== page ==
Pain management in a geriatric nursing unit is a measure that significantly affects the overall performance indicators of the hospital. Thus, it is vital to address new ways in which patients’ satisfaction may be improved. The scenario’s details reveal some information about the unit’s activities on their path to quality change. For example, the run chart shows that nurses were engaged in a variety of learning exercises and that the data on patients’ pain assessment were collected regularly.
However, it also demonstrates that some of the areas were not covered sufficiently to influence nurses’ understanding, such as the issue of addiction. Moreover, the idea of continuous improvement is not introduced in the chart or educational practices.
As this approach is not utilized by the unit’s team, they may experience worsening results in the following months. The leadership should be wary of relying on these numbers since they do not represent the changing trends in healthcare. While the temporary increase in patients’ main assessment results may be a cause for some self-praise, the change should not be celebrated as a major event but recognized as a step towards sustainable growth.
Some of the practices present in the run chart can be linked to successful results. High levels of attendance and nurses’ active participation in practice experiences are signs that the medical professionals are interested in further improvement. Furthermore, the design of the plan suggests that nurses acquired both theoretical and practical knowledge that could help them in various situations when dealing with patients’ pain. Some topics include patient education and its importance, polypharmacy, and use of particular medications (NSAIDs) by older patients. According to Elliott et al. (2015), nursing education may play an important role in patients’ satisfaction scores.
Overall, the unit’s management engaged a variety of tools to raise the level of performance. Nurses attended lectures, discussed the strategies with the quality improvement team, participated in a journal club, practiced new tools on patients, and reviewed their results. One can see that the unit’s specialists employed multiple strategies for information delivery. Nonetheless, it is unclear whether the lectures were engaging since nurses were not asked about their interaction with the material. Poor attendance of the lecture on medication addiction signifies that nurses lacked the incentive to participate.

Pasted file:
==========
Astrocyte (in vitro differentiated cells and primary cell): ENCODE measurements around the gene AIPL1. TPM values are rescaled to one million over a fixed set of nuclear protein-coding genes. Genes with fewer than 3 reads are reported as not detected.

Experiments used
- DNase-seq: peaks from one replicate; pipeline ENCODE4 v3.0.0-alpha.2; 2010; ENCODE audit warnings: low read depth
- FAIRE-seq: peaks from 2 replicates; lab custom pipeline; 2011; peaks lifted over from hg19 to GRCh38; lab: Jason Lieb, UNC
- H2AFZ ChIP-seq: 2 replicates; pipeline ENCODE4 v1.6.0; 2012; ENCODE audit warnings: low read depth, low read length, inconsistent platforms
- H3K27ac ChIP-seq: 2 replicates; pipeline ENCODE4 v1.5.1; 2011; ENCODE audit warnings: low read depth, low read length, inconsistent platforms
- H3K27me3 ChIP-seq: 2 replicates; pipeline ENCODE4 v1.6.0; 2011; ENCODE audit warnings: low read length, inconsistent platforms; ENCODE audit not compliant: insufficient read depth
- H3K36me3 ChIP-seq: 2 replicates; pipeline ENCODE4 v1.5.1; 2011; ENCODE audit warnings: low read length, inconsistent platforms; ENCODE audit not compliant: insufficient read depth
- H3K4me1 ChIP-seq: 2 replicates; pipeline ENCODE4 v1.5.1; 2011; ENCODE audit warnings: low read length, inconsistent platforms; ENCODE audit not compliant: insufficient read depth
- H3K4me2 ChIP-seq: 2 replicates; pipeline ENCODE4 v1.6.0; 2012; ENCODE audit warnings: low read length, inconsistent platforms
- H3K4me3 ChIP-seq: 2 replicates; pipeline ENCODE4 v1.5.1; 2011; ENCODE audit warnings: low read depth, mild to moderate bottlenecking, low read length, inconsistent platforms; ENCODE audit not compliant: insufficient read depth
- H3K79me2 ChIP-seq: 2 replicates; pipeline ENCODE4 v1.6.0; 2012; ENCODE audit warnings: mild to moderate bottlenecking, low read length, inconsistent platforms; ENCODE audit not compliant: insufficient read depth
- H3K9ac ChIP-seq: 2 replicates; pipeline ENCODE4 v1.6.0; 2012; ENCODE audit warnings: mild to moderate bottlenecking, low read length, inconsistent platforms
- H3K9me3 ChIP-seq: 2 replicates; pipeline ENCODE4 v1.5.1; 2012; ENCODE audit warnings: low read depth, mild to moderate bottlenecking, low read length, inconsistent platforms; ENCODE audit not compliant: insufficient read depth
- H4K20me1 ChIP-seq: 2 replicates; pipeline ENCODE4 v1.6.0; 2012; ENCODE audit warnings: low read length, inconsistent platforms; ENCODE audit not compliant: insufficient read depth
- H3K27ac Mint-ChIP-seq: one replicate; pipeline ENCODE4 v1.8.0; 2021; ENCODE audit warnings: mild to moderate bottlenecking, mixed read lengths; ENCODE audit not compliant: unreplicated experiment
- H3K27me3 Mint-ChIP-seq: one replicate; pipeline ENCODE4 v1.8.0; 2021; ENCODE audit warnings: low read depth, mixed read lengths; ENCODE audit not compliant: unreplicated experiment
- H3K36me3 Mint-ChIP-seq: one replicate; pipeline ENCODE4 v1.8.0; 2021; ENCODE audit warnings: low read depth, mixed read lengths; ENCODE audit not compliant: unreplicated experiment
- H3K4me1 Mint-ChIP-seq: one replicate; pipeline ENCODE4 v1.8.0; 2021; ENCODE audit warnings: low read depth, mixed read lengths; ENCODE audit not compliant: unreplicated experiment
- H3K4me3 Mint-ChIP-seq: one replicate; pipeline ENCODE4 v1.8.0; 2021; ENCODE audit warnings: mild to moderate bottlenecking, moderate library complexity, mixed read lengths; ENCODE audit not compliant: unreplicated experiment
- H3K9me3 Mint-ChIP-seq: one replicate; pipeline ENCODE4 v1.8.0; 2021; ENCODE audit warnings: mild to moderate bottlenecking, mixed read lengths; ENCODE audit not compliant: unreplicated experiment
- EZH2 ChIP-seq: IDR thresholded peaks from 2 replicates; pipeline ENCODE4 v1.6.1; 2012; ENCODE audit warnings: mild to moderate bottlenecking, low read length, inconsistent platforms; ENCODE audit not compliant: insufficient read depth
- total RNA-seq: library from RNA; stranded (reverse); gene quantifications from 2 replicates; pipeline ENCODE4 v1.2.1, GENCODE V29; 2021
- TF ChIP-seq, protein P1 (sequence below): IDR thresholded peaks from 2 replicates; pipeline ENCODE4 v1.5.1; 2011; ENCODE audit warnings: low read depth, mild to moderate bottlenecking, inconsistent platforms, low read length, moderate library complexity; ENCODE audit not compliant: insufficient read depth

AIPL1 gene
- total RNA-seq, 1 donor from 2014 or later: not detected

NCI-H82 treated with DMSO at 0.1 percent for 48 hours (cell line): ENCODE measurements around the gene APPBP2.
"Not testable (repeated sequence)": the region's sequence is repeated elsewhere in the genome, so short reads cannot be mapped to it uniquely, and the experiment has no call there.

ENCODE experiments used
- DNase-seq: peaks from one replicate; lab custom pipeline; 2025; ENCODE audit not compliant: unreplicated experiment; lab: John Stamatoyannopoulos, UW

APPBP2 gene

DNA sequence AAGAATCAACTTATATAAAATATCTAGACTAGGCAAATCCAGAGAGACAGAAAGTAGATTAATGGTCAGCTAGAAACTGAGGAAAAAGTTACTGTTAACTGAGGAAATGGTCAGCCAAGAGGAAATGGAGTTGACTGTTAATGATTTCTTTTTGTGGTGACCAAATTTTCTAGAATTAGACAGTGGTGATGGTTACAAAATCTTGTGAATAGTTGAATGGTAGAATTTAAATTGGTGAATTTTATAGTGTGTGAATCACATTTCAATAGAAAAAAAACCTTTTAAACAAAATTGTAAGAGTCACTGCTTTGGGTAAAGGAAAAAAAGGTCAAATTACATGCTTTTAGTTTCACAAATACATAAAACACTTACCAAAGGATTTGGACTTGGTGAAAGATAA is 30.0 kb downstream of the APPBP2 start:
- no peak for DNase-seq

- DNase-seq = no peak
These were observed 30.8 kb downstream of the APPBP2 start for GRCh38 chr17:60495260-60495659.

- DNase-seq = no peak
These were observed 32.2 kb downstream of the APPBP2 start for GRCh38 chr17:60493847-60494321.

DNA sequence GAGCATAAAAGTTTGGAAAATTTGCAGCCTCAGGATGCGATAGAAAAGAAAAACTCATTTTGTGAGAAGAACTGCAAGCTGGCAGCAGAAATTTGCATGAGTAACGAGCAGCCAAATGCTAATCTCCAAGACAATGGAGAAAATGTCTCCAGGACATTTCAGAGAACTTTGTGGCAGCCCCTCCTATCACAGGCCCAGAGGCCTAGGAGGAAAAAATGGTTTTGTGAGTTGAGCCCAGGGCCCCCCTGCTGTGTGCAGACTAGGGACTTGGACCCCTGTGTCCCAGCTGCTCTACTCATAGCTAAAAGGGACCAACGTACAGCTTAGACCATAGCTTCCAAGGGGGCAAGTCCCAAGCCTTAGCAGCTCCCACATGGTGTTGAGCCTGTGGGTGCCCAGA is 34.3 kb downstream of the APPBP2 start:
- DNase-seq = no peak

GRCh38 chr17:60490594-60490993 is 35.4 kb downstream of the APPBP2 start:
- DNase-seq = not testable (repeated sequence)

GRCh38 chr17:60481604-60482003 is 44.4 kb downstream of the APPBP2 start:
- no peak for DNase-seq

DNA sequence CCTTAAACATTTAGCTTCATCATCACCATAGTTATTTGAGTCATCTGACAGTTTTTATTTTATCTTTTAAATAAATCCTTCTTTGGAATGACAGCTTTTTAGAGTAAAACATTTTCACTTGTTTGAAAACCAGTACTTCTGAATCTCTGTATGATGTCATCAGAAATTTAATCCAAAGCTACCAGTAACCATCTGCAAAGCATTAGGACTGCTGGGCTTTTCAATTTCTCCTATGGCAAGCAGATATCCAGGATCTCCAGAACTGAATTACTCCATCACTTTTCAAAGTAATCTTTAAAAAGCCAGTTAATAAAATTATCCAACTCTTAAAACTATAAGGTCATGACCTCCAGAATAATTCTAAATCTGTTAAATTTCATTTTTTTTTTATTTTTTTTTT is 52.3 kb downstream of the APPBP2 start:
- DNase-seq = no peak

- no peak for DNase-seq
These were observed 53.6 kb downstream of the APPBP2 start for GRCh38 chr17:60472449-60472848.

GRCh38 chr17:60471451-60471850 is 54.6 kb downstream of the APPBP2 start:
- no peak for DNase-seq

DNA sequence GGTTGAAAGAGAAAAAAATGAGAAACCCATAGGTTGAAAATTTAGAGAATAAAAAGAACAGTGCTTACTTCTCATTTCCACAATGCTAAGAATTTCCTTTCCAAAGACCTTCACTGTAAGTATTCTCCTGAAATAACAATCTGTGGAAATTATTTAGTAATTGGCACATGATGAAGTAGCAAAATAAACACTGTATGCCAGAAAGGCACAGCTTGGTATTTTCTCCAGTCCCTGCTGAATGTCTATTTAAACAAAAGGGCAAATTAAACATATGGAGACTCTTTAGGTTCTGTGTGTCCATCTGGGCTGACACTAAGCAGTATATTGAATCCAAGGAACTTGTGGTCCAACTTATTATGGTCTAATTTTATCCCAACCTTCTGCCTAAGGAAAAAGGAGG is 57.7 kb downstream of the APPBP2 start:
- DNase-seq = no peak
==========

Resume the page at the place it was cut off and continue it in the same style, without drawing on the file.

However, the program has some weaknesses, and it does not account for the changes in the HCAHPS survey contents. The run chart does not demonstrate the use of performance improvement tools that are centered on nurses’ communicative skills. New questions in the HCAHPS survey focus not on the aspect of pain management but its communication (Thompson, 2017). Therefore, the main statistics of patient assessment questionnaires may differ from those which the nurses of the unit have acquired previously.
The unit should focus on interaction with patients in order to assess and discuss their pain. Briggs et al. (2018) suggest a hybrid system that prioritizes talking to patients about their pain and other concerns in order to improve their experience in the hospital. Nurses should also remember that the geriatric unit’s indicators of pain management and communication may be low due to older patients’ comorbidities. Thus, their needs differ from those of younger patients, raising such concerns as overmedication and addiction. These issues should be covered in continuous efforts to educate nurses, and the unit should treat the present improvement as a small step to exceeding the national benchmark.
Briggs, K., Sharma, L., Chandrasekaran, A., Douglas, C., Aroh, D., & Finefrock, D. (2018). The effect of a hybrid training program: Improving nursing communication skills and HCAHPS scores. Nursing Management, 49(2), 51-53.
Elliott, M. N., Cohea, C. W., Lehrman, W. G., Goldstein, E. H., Cleary, P. D., Giordano, L. A.,… Zaslavsky, A. M. (2015). Accelerating improvement and narrowing gaps: Trends in patients’ experiences with hospital care reflected in HCAHPS public reporting. Health Services Research, 50(6), 1850-1867.
Thompson, C. A. (2017). HCAHPS survey to measure pain communication, not management. American Journal of Health-System Pharmacy, 74(23), 1924-1926.